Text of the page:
Sound familiar? No? That’s a psychological theory called “Laissez-Faire leadership.” The basic understanding of this leadership theory is that leaders offer little guidance, gives members the tools and resources needed to complete their task, and the leader expects group members to solve the problems themselves. However, at this expense, members are given free reign to make their own decisions; whether those decisions cause members to become leaders themselves does not affect the overall theory, and in fact strengthens it.
So how does this affect what we’ve seen come out of this event? The “meta” of the entire adventure? We’ve seen people worship fossils, mourn the release of cherished team members, and vilify a “false prophet.” What exactly does this all mean, if it isn’t a part of the psychological side of this experiment? Well, my readers…this is where something strange happens.
Religion, where you least expect it. Religion is an odd thing, you see. Such menial objects as a fossil suddenly becomes cherished and worshiped. Not knowing what’s going on in the stream, I discovered many things that are eerily similar to how people respond to a religion just based on pictures such as the one above. For the members of the event, one great deity overrules all; the Helix Fossil.
In something that many people compare to the “Magic Conch” from SpongeBob SquarePants, members have begun to console the Helix Fossil for advice and answers. The Helix Fossil has suddenly become a god; the answer to everyone’s concerns. Many worship the fossil religiously, and those who wish to become the next great prophecy are considered “worshipers of the Dome Fossil,” and are despised among the gathering. Enter Flareon.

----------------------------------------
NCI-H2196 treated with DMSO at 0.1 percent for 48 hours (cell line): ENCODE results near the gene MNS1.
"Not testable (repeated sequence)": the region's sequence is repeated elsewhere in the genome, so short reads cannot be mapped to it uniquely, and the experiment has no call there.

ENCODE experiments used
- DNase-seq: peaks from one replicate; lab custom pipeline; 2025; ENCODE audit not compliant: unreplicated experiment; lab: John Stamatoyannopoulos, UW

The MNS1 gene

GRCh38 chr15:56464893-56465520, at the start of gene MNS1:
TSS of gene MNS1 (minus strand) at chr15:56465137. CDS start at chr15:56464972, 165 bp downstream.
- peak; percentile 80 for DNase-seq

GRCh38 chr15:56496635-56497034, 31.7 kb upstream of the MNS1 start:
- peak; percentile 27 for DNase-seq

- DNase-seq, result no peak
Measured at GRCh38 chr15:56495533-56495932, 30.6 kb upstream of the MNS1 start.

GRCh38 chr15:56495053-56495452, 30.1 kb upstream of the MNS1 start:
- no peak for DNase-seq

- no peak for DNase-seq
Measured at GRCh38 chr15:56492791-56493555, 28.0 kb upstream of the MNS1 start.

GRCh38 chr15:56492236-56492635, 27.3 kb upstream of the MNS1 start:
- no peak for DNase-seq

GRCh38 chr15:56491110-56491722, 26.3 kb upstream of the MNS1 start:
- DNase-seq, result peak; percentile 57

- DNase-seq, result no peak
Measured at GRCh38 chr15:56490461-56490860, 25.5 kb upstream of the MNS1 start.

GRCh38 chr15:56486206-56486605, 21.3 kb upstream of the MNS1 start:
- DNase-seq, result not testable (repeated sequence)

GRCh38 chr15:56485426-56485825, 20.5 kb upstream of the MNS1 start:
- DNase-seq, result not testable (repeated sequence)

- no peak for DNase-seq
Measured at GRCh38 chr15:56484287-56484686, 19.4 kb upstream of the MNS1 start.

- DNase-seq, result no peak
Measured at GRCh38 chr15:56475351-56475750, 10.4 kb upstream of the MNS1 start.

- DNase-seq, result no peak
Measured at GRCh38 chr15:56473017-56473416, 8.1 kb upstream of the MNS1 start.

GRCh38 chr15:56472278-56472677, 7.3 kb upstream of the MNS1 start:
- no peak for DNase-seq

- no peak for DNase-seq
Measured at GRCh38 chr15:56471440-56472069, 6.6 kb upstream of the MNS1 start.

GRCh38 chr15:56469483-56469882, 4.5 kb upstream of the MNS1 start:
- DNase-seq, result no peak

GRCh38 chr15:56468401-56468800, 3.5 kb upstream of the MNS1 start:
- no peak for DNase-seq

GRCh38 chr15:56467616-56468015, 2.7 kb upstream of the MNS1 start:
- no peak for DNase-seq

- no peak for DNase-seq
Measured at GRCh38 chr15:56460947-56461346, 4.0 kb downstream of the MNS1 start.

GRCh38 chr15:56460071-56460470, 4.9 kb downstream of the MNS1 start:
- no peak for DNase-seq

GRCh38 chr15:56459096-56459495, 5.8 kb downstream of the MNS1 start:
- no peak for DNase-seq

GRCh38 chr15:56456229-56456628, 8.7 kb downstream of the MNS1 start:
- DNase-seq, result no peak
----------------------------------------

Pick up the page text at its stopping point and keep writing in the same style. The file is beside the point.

Flareon was the product of trying to evolve Eevee into a Vaporeon. The members bought multiple evolution stones and when the time arrived, they selected the wrong stone. Before this, they had released their Charmeleon (fan-named Abby K) and another Pokemon that fails my memory at the moment (nicknamed Jay Leno). Flareon got quite a bit of attention from members at first, then it slowly devolved into a “false prophet.” Flareon was supposed to replace the members they lost, but was reviled by the community. I was able to experience watching them put it into a PC Box, but left before they released Flareon into the wild, another attempted legacy ended by the community.
Plenty of fan art was drawn throughout the team’s journey.
People continued to worship the Helix Fossil, and after collecting their Master Ball, they continue their search for the next disciple. (I’m serious, people actually replace “god” with “Helix” in the community.) The adventure continues, and memories are forever remembered through fan art and stories. Through all this, the community carries on, creating new stories.